Where can I go for support for my mental health as a new parent?

It's so important that you feel supported as a new parent. Read the article below to find out where you can go to get the help you need.
Woman with a baby

Your mental health is important, both for your wellbeing and your child’s. It’s important that you feel supported throughout your journey of becoming a parent and have a safe space to talk about how you are feeling.

Take a look at the information below to find out where you can go to get the support you and your family need. 

Are mental health problems common during and after pregnancy?

Yes, you are not alone in how you feel. 

NICE guidelines say that depression and anxiety are the most common mental health problems during pregnancy, with around 12% of women experiencing depression and 13% experiencing anxiety at some point; many women will experience both. Depression and anxiety also affect 15‑20% of women in the first year after childbirth.

How will my mental health be affected during pregnancy?

How your mental health is affected during pregnancy depends on many things. These include:

  • The type of mental illness you have had already.
  • Stopping medication for a mental health problem - you have a high risk of relapse if you do this when you become pregnant. This is more likely if you have had a severe illness, several episodes of illness or a recent episode.
  • Recent stressful events in your life (such as a death in the family or a relationship ending).
  • How you feel about your pregnancy - you may or may not be happy about being pregnant.
  • Upsetting memories about difficulties in your own childhood.

Read more

Where can I go for support?

In Healthwatch England report - Mental health and the journey to parenthood - a third of women (33%) who had a diagnosed mental health condition said they were not given any advice about maternity and mental health at any point.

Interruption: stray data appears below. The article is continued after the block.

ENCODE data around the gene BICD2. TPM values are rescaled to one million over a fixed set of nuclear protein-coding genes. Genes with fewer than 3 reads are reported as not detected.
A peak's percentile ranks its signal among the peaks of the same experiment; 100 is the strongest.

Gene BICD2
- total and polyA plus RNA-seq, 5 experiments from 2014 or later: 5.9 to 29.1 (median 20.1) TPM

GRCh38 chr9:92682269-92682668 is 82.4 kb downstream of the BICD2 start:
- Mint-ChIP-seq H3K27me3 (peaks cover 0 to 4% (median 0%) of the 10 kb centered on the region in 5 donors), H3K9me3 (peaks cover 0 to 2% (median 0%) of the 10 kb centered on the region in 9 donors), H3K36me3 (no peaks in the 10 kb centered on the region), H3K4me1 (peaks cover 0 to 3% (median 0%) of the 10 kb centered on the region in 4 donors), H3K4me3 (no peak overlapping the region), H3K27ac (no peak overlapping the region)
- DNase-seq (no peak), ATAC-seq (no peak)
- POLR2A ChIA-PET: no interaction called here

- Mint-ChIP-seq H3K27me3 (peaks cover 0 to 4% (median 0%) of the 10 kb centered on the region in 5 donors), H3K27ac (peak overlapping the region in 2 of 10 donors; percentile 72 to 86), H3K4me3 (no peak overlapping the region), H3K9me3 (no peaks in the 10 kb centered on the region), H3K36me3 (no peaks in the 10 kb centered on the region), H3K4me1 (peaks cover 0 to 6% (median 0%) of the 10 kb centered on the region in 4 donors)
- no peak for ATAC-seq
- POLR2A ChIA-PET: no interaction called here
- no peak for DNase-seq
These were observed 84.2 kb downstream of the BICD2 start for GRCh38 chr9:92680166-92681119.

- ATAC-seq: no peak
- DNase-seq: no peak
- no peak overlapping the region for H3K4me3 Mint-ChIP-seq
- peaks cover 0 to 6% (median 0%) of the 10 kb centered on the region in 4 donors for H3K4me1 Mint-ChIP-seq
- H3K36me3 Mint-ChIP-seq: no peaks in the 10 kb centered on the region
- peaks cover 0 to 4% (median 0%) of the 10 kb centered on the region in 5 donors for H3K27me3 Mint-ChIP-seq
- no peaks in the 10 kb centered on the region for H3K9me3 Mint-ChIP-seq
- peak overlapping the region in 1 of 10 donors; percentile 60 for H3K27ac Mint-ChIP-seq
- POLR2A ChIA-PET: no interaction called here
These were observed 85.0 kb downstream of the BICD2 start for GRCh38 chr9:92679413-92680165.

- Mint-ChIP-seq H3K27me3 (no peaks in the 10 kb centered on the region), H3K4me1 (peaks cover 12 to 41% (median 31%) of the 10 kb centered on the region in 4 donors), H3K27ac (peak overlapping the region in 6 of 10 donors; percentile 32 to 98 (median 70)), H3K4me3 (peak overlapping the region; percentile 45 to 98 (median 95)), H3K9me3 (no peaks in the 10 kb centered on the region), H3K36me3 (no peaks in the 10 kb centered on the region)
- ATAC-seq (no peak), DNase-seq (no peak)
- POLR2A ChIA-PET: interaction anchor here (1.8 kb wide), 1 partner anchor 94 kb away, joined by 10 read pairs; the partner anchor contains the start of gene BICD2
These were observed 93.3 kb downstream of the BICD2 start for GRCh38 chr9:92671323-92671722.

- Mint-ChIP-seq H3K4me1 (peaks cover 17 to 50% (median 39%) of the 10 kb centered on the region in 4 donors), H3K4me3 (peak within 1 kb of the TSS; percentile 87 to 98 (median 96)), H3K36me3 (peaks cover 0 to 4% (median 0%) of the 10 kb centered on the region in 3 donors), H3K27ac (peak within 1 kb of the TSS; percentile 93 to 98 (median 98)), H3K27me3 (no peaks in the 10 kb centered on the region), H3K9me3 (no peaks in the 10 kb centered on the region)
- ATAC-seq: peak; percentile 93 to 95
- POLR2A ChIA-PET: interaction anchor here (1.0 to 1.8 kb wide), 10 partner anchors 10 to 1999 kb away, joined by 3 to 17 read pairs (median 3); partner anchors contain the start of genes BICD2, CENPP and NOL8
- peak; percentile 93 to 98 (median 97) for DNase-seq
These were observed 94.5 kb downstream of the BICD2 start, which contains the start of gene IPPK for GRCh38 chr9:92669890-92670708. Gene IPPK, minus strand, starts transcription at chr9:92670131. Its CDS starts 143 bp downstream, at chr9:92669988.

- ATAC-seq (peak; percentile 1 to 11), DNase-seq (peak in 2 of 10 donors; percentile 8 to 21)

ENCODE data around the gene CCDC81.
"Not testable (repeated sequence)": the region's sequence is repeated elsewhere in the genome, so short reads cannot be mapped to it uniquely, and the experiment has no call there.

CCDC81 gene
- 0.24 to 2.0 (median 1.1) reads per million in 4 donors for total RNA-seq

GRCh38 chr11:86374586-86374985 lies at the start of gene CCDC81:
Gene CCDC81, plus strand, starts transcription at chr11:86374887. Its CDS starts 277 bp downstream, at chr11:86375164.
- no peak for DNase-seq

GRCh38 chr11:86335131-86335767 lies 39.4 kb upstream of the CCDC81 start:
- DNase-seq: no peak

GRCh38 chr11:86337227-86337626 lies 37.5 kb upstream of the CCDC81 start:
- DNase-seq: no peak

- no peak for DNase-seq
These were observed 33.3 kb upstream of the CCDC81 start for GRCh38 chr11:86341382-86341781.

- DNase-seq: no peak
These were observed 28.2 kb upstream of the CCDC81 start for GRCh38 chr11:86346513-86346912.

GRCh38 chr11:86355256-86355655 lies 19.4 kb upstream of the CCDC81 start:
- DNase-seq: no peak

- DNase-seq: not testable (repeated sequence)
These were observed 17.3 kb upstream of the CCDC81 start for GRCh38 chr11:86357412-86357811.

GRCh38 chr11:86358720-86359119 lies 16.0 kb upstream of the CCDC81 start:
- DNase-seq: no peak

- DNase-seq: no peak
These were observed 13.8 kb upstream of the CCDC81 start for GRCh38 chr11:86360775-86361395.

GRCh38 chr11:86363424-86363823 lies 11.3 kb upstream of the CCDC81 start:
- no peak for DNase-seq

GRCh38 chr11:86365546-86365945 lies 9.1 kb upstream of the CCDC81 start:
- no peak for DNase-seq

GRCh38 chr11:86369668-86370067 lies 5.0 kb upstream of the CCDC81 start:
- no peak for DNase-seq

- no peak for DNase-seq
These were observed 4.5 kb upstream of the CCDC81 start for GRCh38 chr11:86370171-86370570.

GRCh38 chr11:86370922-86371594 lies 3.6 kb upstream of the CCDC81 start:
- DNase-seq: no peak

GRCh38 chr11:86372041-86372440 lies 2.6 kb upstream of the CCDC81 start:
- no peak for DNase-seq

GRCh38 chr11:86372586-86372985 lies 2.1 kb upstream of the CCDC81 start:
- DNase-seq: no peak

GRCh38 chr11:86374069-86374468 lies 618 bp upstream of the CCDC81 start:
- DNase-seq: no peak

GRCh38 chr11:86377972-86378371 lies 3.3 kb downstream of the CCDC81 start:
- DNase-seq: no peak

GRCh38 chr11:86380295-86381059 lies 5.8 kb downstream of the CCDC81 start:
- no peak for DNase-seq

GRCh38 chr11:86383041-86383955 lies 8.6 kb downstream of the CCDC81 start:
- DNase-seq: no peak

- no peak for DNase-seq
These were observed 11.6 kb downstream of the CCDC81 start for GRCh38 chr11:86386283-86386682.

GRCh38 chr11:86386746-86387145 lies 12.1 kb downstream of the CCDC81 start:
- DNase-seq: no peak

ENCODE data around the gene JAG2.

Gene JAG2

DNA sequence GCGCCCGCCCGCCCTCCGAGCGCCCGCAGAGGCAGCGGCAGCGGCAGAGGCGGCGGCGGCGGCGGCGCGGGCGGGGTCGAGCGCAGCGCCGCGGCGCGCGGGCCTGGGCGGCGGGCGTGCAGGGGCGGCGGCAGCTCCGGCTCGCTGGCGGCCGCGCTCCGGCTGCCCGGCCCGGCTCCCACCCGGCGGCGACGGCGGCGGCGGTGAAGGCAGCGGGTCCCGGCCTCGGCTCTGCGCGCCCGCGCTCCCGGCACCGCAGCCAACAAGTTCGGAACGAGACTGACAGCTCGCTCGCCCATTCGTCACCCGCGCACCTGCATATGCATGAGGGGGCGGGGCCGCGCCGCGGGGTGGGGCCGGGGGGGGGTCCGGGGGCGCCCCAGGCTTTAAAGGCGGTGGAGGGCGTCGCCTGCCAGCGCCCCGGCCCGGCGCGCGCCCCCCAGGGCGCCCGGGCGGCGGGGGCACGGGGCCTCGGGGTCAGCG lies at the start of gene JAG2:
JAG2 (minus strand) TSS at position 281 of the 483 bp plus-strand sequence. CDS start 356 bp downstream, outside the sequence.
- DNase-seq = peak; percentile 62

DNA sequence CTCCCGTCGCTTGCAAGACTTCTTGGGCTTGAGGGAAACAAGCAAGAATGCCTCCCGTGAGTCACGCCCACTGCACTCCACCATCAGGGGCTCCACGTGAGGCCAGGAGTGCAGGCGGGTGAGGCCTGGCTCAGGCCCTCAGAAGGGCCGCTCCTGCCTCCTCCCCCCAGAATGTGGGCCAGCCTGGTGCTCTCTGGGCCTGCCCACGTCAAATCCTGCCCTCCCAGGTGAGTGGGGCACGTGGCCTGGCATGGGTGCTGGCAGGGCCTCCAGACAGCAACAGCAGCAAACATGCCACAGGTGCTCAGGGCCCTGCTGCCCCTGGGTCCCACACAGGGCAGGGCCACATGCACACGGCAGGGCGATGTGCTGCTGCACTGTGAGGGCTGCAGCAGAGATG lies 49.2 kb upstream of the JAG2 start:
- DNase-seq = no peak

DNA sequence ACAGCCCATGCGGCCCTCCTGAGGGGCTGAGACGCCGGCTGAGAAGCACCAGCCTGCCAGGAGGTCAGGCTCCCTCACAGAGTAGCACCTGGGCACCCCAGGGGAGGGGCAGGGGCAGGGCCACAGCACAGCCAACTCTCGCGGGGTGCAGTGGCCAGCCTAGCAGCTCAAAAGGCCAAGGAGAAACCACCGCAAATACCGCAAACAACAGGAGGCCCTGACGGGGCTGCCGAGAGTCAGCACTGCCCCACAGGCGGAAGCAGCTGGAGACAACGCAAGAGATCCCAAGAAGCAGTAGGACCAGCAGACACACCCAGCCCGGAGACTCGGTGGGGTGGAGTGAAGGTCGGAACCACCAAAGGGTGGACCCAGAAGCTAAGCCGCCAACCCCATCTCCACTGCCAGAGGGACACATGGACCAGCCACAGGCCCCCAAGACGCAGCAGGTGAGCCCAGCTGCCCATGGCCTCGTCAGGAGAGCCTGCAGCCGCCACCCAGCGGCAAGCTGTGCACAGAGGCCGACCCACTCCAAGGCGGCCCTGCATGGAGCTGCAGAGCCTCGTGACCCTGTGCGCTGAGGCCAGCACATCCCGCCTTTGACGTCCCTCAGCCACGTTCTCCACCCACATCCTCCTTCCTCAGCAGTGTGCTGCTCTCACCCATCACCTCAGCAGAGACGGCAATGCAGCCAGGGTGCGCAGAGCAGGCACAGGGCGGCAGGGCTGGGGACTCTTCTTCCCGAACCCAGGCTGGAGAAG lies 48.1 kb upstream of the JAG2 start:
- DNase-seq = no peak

If you live in the UK and are looking for extra support or advice urgently, whether it be on behalf of you or a loved one, there are a number of services you can approach. 

If you're in a crisis and need urgent help:

If you don't feel you can keep yourself safe right now, seek immediate help by visiting your nearest Accident & Emergency (A&E) department or call 999.

If you need urgent support but don't want to go to A&E:

  • call Samaritans on freephone 116 123 – they're always open and are there to listen

  • contact your GP surgery and ask for an emergency appointment

  • contact NHS 111

  • visit Mind's website for more information 

Talk to your health professional

During pregnancy, you can talk to your midwife, GP or health visitor at any time if you're worried about your mental health. They should ask if you have ever had problems with your mental health in the past, and whether you have been bothered by feeling down, hopeless or unable to enjoy things lately.

Don't be afraid to tell your midwife or health visitor how you're feeling. This can help them to identify if you are unwell or might become unwell.

Questions to ask about mental health problems in pregnancy and the year after birth

Knowing the right questions to ask can be difficult, particularly when you are feeling worried or stressed. Take a look a these questions put together by NICE to help you discuss your condition or the treatments you have been offered.

Find out more